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I’ve spent the last couple of newsletters talking about the knobs of society, the way technology allows us to “turn them up” in the pursuit of knowledge and progress. While I could continue to put things in terms of that metaphor, possibly forever, at some point we have to move from the realm of parable to the realm of policy. Policy is many things, but behind all those things is the government deciding how much money to spend on something, and more controversially how much to go into debt for something. 

You’ve almost certainly heard of the trillions of dollars the government spent attempting to mitigate the economic effects of the pandemic. And you’ve probably also heard of the trillions more Biden proposes to spend between the American Jobs Plan and the American Families Plan. In mentioning Biden I do not intend to lay specific blame for anything on the Democrats. During the Trump Presidency the national debt increased by nearly $8.3 trillion dollars. This is enough money, in today’s dollars, to refight World War II twice over.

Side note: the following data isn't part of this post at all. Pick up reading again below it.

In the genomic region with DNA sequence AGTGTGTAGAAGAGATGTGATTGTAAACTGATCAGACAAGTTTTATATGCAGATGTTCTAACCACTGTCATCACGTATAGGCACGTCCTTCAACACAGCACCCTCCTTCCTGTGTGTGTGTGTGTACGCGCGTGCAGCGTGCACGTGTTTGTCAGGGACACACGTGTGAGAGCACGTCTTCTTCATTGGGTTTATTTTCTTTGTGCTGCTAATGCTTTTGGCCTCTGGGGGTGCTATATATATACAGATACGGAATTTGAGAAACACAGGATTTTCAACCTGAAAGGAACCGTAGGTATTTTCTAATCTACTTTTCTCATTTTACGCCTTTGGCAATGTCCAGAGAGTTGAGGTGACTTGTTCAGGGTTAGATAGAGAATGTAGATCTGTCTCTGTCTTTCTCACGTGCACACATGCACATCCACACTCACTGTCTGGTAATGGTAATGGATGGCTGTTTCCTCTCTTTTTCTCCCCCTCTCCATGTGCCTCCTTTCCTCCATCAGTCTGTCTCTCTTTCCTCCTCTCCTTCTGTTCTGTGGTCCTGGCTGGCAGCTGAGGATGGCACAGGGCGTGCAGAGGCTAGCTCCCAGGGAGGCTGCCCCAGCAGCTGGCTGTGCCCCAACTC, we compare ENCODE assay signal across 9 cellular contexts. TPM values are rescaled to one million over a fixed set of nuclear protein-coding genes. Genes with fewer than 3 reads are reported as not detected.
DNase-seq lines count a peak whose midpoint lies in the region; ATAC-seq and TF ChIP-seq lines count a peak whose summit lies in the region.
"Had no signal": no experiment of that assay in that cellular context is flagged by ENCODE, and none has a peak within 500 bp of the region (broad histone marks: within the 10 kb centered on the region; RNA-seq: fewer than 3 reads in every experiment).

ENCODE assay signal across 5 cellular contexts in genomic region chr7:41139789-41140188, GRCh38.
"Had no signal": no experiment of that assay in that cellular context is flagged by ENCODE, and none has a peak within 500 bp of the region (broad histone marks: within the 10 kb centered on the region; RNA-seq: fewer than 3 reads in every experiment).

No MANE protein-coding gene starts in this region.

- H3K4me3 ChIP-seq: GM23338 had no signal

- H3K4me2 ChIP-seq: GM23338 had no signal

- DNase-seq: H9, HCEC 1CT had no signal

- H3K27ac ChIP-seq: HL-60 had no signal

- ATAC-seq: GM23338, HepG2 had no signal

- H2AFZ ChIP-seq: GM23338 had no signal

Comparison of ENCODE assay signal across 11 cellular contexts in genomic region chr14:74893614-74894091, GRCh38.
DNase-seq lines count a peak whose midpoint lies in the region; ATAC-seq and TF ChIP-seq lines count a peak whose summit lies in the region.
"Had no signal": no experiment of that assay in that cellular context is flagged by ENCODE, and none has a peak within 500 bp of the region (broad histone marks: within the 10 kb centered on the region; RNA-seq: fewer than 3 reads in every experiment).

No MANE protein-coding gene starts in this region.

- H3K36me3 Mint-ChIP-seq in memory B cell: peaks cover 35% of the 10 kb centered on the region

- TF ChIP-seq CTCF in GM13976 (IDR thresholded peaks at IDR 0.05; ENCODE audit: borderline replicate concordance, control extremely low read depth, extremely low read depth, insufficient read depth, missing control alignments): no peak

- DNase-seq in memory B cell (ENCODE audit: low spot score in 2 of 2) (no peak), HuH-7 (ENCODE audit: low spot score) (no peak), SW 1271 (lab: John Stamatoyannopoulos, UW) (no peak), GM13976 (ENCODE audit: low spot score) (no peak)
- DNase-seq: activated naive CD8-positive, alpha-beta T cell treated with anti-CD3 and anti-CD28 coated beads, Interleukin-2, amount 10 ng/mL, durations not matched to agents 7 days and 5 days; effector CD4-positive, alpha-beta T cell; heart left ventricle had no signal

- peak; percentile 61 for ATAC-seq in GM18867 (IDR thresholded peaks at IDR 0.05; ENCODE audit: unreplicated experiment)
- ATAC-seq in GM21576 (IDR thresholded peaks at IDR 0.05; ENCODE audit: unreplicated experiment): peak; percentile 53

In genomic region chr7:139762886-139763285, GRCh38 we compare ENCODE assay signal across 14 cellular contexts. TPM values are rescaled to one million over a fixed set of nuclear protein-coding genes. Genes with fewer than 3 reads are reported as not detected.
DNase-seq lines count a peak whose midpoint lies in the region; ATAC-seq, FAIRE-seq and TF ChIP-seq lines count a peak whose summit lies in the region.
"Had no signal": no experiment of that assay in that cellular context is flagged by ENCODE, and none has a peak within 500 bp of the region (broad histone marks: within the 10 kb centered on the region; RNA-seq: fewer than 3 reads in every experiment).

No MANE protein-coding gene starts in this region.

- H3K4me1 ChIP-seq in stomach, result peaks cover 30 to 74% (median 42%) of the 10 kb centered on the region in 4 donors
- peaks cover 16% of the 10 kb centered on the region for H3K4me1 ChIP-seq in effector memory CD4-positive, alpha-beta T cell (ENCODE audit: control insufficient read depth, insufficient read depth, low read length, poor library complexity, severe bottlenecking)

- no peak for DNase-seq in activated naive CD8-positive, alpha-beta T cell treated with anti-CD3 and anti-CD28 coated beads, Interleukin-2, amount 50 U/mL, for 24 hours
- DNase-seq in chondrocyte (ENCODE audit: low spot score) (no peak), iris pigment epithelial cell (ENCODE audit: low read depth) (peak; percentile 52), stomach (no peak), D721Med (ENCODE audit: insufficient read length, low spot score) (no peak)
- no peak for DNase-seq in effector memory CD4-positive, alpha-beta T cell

It’s not just Biden, we’re all big spenders now.

One would think that this is a problem, that the debt can’t keep going up forever, that eventually something bad will happen. And mostly, people don’t think that it can go up forever, but short of “forever” there’s huge disagreement over how long the debt can go up for and how high it can go to.

Part of the problem is that historically there has been a lot of worry about the debt. Republicans mostly didn’t bat an eye when Trump proposed a $2 trillion stimulus package at the beginning of the pandemic, but when Obama was trying to pass an $800 billion stimulus package at the beginning of his presidency, not a single Republican voted for it, and there were many predictions of doom and financial ruin. Those predictions appear to have been wrong. 

Going farther back in time I’m old enough to remember Ross Perot’s charts and their warnings of out of control spending during his run for president in 1992. He lost and Bill Clinton became president, and by the end of that presidency we were actually running a small budget surplus. All of which is to say, that people have been worried about this issue for a long time, and since then the debt has gotten astronomically worse, but yet the sky hasn’t fallen. (Astronomically and sky, get it?)